2 Id. 11. 1, 4126.
state or object. Not that Aristotle anticipates the monistic standpoint of Spinoza and regards thought and extension, mind and body, as only different aspects of one and the same substance, viewed now under one attribute, now under another, or that he holds with George Henry Lewes that "a mental process is only another aspect of a physical process." Aristotle does not leave the mind in a position of simple equilibrium against the body. To him body only attains reality in soul: and the mental functions, while the outcome of the physical, are yet also in a way the presupposition on which they rest. Soul, in fact, is what gives meaning and reality to body just as it is vision which gives meaning and reality to the eye: or as it is axehood which, were we to conceive an axe as a natural body, would be the soul and truth of an axe. Just, in short, as the eye is only properly an eye when it sees, the axe only properly an axe when it is used as such, so the body is only rightly called body when it is realized in soul'.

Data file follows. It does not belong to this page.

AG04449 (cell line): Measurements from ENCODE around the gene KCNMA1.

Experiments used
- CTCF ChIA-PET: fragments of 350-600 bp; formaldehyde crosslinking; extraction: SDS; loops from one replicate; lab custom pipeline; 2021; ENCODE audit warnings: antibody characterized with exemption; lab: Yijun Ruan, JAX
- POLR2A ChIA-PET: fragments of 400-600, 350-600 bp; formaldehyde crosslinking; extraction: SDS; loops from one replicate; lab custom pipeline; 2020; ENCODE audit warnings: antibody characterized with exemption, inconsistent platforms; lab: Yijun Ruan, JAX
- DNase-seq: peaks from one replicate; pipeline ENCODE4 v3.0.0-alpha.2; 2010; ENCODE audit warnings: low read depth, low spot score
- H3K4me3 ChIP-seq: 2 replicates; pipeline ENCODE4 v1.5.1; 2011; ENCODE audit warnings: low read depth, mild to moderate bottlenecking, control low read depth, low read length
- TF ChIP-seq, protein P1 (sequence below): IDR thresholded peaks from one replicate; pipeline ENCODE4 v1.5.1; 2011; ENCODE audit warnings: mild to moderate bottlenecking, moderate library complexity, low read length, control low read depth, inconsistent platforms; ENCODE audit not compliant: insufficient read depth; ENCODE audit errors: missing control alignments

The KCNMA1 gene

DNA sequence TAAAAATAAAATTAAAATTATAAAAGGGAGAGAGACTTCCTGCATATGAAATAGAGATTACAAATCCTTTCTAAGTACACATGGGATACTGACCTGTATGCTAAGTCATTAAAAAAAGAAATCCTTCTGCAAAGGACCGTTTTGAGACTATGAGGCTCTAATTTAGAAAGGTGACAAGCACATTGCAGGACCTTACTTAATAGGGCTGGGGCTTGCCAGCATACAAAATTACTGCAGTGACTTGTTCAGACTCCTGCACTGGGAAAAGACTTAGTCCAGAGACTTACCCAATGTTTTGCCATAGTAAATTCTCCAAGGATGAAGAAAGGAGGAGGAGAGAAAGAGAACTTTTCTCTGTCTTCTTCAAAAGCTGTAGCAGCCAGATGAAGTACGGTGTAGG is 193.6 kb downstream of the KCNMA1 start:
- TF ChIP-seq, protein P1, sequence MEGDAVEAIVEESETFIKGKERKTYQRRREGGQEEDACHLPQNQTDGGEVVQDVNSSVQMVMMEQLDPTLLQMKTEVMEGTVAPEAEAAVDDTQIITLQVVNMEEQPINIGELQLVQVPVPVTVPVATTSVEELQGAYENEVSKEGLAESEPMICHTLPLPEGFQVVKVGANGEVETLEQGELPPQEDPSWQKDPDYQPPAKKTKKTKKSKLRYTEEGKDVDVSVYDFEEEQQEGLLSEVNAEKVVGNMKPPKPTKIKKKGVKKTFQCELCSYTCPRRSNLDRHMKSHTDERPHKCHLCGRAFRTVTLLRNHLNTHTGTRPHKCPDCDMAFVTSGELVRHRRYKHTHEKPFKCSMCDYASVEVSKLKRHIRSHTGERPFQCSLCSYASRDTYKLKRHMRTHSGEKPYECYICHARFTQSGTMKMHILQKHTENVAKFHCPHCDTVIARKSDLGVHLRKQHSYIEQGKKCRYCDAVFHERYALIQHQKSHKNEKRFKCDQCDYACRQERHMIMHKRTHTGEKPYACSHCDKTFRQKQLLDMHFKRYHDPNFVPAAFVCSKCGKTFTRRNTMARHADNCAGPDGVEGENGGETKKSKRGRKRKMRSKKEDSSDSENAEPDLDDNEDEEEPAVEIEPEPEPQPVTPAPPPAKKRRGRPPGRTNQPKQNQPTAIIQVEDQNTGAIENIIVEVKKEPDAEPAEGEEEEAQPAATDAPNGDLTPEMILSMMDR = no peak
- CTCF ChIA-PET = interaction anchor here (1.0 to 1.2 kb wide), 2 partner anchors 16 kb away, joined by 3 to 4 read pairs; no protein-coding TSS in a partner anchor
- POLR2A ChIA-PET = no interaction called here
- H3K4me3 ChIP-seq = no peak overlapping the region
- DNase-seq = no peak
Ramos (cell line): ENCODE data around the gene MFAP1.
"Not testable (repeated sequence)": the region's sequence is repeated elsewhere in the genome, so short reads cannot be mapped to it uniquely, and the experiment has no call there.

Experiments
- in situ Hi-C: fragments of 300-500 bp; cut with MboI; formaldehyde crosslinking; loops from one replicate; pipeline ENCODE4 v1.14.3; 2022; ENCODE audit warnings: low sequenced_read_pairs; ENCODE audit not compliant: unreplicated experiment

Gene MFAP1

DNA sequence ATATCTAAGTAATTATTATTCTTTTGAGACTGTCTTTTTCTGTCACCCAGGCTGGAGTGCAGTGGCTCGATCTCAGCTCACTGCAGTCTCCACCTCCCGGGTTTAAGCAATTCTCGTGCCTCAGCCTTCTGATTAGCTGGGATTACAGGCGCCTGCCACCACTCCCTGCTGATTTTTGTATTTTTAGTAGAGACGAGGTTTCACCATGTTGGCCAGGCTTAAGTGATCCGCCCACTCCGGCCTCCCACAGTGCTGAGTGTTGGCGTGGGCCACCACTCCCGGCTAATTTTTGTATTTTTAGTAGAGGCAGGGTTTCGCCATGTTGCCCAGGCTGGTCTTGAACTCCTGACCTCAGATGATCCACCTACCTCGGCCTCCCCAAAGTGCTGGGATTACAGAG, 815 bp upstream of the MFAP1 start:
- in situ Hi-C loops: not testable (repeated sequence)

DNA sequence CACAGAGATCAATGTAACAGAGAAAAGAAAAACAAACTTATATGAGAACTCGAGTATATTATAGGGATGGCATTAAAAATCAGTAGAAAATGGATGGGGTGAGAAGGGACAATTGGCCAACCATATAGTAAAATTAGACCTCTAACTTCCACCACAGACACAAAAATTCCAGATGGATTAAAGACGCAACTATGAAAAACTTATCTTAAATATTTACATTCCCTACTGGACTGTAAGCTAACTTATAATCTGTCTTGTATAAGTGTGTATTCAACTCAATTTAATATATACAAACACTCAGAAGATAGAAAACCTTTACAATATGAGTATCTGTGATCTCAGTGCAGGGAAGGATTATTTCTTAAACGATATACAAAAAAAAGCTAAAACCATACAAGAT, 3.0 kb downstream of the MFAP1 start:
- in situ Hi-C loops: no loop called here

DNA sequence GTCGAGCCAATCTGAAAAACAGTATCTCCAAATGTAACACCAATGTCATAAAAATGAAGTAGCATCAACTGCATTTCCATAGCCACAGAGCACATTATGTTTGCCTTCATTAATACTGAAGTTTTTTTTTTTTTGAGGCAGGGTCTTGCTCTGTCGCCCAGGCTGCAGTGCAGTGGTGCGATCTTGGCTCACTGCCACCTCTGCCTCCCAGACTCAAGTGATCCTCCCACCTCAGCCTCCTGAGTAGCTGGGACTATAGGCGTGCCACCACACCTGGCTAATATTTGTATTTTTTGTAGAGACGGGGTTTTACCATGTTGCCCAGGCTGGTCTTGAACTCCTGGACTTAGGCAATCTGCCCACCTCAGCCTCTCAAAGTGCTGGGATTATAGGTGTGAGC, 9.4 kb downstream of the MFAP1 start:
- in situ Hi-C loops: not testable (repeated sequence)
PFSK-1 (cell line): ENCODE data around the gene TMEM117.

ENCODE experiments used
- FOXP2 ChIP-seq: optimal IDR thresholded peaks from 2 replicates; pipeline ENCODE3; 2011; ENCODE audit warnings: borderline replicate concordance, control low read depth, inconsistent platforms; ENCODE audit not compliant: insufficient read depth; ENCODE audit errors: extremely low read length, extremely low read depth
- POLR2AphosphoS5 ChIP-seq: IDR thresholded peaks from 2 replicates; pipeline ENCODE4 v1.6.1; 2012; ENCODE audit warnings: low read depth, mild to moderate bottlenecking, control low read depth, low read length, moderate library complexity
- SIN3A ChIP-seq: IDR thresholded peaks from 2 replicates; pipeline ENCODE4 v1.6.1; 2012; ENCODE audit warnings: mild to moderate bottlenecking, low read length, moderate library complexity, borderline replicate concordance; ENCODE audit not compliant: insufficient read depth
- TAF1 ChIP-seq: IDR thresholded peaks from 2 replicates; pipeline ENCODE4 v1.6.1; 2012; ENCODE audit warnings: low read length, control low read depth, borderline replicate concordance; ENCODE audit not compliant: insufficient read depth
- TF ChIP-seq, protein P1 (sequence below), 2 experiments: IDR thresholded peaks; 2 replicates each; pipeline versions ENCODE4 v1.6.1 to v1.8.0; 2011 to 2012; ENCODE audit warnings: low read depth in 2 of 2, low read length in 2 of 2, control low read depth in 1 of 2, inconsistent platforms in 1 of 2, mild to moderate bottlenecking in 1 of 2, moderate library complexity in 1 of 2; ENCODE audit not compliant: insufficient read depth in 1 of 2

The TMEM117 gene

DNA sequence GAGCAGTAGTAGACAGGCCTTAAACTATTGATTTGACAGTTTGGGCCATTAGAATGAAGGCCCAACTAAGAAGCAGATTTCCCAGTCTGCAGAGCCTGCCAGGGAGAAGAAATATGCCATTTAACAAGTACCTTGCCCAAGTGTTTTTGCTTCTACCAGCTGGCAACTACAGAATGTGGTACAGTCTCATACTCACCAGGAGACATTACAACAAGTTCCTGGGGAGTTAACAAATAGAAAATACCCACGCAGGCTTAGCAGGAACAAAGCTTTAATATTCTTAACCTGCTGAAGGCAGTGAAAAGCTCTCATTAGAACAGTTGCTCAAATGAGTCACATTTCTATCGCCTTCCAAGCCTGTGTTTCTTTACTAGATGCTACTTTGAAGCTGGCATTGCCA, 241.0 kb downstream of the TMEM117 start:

Such an explanation of the relation between mind and body is not perhaps altogether flawless, but it goes a long way to a solution of a problem which has often met with very insufficient answers. It involves no such deus ex machina as is involved in the Occasionalism of Geulinx or the pre-established harmony of Leibnitz. It holds, it will be seen, that mind and body are not to be viewed as entities entirely separated from one another, but as correlatives which mutually imply each other as terms in fact which stand as right and left or as the outward and the inward. It maintains, to use the words of Prof. Erdmann's Leib und Seele-a book which is in many ways the best commentary to be had on Aristotle's general psychological position-that as body cannot be imagined without mind, so mind cannot be conceived without body-that the two in fact presuppose one another. Body and soul thus stand in the closest relation to one another. The soul is the immanent end or
1 De An. 412b12 and 413a1.